Three volunteers were on hand to help the youngsters learn about and participate in farm chores that girls and boys routinely did outdoors on the Family Homestead. The boys, who had donned overalls, accompanied volunteer Jim Colby to fetch water from the well so that the girls, who were wearing long gingham skirts and mob caps, could use vintage laundry items, including a washboard, to do the family washing under the leadership of volunteer Joanne Colby Clark. Then all the youngsters helped beat the dirt out of the rag rug that was airing on the clothes line and to go in search of the eggs that the chickens had laid here and there on the farm. The culminating outdoors chore was made possible by volunteer Jerry Lacroix who brought along a hefty tree limb and an antique cross buck so that pairs of third graders could use a vintage bow saw to cut pieces of fire wood.
The final third-grade field-trip activity at the Grange was a visit to the Homestead Room, where volunteers Diane Mitton and Mary Chesebrough guided the youngsters into understanding how, in time of necessity, a whole family could live in a one-room house while the essential family effort would be put into establishing and running the farm, the source of food, milk, wood, and material for clothing for the family. Back at school the third graders had received pre-field trip items in the form of doll-size furniture, including a rope bed, trundle bed, drop leaf table, wooden chair, etc., to prepare for the field trip experiences at the Grange. In the Homestead Room, their classroom studies came to life.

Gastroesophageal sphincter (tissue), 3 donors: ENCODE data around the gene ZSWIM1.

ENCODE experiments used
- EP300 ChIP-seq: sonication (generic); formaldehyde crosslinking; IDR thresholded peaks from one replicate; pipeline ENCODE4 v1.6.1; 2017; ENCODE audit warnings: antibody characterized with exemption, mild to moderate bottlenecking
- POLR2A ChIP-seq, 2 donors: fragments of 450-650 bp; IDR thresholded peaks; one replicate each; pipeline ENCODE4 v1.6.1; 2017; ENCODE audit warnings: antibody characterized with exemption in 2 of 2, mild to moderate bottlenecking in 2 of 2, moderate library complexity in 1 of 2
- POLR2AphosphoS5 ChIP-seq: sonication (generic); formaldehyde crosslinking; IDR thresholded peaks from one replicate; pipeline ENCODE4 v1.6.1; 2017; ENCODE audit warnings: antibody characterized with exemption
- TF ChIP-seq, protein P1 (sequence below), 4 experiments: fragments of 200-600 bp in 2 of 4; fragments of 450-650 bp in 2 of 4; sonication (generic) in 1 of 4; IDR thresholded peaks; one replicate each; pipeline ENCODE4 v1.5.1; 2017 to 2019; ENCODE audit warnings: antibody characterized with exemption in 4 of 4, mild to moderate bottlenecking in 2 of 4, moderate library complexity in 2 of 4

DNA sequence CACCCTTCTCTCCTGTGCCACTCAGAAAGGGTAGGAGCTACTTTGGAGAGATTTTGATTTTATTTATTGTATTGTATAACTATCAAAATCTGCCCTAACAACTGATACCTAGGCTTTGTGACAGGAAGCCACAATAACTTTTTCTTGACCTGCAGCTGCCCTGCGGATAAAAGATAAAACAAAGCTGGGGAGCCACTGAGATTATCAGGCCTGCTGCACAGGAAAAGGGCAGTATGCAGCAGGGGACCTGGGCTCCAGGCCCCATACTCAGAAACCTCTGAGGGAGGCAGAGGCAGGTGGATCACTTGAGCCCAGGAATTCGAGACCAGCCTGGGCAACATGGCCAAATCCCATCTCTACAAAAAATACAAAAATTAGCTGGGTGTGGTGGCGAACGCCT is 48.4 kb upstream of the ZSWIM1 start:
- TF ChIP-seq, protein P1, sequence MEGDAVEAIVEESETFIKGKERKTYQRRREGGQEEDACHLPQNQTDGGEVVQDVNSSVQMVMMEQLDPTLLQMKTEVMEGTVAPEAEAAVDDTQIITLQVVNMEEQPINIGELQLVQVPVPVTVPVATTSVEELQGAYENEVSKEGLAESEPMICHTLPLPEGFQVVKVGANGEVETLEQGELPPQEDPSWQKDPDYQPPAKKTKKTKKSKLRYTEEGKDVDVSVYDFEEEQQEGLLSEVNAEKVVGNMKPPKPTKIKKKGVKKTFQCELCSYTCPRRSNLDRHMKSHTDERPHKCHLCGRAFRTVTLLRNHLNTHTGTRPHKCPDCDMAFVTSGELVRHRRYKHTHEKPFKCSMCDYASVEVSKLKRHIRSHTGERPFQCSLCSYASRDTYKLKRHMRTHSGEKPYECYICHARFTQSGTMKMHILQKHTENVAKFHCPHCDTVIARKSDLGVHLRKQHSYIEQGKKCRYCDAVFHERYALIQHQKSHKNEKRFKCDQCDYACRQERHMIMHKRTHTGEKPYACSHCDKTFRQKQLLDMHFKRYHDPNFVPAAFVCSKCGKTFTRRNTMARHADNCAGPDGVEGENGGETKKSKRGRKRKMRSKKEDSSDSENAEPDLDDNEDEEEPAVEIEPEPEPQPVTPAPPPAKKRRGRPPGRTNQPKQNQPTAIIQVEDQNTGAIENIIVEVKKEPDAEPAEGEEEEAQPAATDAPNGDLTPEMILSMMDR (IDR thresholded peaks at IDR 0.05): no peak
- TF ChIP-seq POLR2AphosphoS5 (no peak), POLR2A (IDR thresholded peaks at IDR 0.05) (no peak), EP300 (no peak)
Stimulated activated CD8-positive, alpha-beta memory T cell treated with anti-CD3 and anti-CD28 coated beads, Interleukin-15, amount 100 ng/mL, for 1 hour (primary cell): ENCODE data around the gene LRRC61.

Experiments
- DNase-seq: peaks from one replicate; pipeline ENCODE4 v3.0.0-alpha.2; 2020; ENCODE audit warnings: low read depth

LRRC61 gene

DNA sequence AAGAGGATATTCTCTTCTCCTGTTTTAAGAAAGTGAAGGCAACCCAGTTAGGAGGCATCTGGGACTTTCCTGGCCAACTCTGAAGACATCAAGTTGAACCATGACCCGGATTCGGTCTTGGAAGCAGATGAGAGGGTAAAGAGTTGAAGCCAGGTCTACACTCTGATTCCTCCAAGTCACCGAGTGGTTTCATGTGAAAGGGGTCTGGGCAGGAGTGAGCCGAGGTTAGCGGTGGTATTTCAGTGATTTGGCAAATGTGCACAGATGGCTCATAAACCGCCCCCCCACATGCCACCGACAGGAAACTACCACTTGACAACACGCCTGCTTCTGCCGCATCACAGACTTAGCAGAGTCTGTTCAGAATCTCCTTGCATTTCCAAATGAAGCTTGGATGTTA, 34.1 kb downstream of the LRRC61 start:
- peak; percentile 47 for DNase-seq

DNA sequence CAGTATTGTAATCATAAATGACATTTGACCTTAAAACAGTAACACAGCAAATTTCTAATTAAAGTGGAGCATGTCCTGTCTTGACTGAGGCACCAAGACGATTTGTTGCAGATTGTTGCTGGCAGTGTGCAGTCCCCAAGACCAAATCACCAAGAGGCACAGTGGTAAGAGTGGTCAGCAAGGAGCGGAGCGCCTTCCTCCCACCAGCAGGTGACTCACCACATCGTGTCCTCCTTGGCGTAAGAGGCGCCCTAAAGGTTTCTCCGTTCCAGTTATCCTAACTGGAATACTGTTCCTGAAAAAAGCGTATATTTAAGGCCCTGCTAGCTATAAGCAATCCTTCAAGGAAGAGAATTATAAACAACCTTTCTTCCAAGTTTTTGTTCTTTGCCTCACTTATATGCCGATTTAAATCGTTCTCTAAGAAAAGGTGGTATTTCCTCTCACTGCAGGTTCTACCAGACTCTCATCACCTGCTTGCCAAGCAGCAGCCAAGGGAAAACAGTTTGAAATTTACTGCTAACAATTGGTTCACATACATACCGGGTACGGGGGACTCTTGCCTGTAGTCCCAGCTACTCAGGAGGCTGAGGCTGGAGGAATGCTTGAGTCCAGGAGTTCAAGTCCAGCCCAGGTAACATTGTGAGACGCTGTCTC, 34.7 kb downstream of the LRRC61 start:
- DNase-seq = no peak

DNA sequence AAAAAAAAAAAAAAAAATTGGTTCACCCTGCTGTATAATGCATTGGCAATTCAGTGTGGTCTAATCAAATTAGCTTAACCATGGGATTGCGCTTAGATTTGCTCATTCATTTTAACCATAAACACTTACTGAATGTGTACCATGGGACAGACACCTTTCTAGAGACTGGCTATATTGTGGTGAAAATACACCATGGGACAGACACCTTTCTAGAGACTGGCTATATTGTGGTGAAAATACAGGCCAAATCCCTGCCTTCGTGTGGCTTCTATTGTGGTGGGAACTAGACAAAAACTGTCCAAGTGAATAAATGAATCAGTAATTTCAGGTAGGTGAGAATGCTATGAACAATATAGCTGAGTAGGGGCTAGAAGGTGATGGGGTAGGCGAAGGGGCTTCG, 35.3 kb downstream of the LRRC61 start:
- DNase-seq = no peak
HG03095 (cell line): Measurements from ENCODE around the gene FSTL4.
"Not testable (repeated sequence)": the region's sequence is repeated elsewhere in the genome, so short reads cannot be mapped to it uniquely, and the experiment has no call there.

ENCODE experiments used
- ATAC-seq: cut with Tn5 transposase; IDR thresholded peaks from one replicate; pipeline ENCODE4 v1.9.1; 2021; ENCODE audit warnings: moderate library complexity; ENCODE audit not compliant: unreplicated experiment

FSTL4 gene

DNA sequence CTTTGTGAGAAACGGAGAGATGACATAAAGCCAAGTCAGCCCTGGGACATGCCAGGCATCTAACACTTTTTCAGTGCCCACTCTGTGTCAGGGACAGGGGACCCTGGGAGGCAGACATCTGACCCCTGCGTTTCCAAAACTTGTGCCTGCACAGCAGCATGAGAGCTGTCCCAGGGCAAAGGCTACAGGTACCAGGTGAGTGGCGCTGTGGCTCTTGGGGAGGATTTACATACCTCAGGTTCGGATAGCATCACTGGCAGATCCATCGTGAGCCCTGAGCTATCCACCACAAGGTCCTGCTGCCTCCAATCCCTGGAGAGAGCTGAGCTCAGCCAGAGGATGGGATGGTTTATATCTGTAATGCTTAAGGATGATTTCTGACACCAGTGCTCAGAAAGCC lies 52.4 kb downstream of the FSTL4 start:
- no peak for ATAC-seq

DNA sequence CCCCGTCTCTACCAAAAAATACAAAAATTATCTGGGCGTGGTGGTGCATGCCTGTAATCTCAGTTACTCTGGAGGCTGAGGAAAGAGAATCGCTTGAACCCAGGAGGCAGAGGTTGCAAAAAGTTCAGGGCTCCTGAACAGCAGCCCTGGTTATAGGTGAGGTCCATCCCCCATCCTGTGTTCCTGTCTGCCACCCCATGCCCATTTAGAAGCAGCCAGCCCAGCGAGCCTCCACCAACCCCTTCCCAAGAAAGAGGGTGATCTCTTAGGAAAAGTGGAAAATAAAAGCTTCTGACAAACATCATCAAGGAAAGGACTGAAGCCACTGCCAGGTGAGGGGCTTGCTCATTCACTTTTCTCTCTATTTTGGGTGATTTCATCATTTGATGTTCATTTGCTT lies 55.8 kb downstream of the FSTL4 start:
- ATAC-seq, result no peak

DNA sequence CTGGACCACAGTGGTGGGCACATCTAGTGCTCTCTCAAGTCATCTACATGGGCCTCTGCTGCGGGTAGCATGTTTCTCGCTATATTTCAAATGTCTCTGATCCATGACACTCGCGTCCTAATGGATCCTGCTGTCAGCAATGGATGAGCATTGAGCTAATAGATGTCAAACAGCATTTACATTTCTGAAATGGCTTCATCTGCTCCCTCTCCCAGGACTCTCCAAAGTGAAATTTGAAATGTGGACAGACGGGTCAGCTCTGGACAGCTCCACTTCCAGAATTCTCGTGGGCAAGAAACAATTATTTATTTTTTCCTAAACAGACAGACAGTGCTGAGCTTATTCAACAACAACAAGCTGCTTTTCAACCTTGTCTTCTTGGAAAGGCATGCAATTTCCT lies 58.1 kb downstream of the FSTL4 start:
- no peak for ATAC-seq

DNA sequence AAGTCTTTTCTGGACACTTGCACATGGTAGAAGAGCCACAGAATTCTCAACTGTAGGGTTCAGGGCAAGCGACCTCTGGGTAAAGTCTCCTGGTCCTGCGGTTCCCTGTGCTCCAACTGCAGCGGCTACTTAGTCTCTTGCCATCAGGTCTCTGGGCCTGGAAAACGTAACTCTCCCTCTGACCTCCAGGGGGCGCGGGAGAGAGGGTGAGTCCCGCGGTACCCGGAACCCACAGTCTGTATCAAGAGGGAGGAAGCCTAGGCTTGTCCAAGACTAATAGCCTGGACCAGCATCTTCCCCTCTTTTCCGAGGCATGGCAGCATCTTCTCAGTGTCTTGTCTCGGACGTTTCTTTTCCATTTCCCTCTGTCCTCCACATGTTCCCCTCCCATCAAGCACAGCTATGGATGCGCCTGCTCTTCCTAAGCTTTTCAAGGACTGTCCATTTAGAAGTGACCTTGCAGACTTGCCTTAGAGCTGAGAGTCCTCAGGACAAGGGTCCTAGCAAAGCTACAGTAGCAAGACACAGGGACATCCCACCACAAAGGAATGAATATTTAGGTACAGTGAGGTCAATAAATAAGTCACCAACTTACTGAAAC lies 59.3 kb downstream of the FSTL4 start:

By 2:30 the field trip for Mrs. Cozort’s class had come to an end and hearty good-byes were waved as the class walked back to the school in time for afternoon dismissal.
Meanwhile, up at the Rowe House, volunteers have begun work on the Rowe House Gardens. Volunteer Jim Colby paved the way by addressing eight stumps that stood in the way of progress. Then volunteers Carmel Lancia, Marge Muehlke, Mary Chesebrough, Brenda Trudeau, and Nancy Fuchs,
started to weed, turn the soil, and relocate a few of the perennials, many of which are already in bloom, giving a much-appreciated burst of color after the starkness of winter’s white has melted away. Plans for the Rowe House Plant and Baked Goods Sale, scheduled for Saturday, May 21 st are rolling along and Gator Sign Shop, on Weirs Road in Gilford, created two eye-catching signs to remind the public of the sale – and to remind gardeners of the opportunity to share some of their perennials as dividing occurs.
Also, plans for the Heritage Arts and Crafts Bees scheduled for Saturday morning, May 21st are being finalized. Volunteer Carol Anderson wishes to remind folks that rug braiding and knitting will continue while other ideas and sample projects are welcomed. Volunteers Stan Piper, Gus Pinto, Jerry Lacroix, Herb Riley, Jim Colby, and Don Frost are comparing notes as they plan to continue to offer to enthusiasts of all ages opportunities to create wooden toys of historic design. “Will-o’-the-of-Wisp” kits offered in April are still available.
There are endless opportunities for volunteers to help preserve and celebrate Gilford’s cultural history. For further information, please call Thompson-Ames Historical Society at 527-9009 and leave your name, telephone number, and a message and you will receive a return call. Also, do log on to T-AHS’s website, www.gilfordhistoricalsociety. org.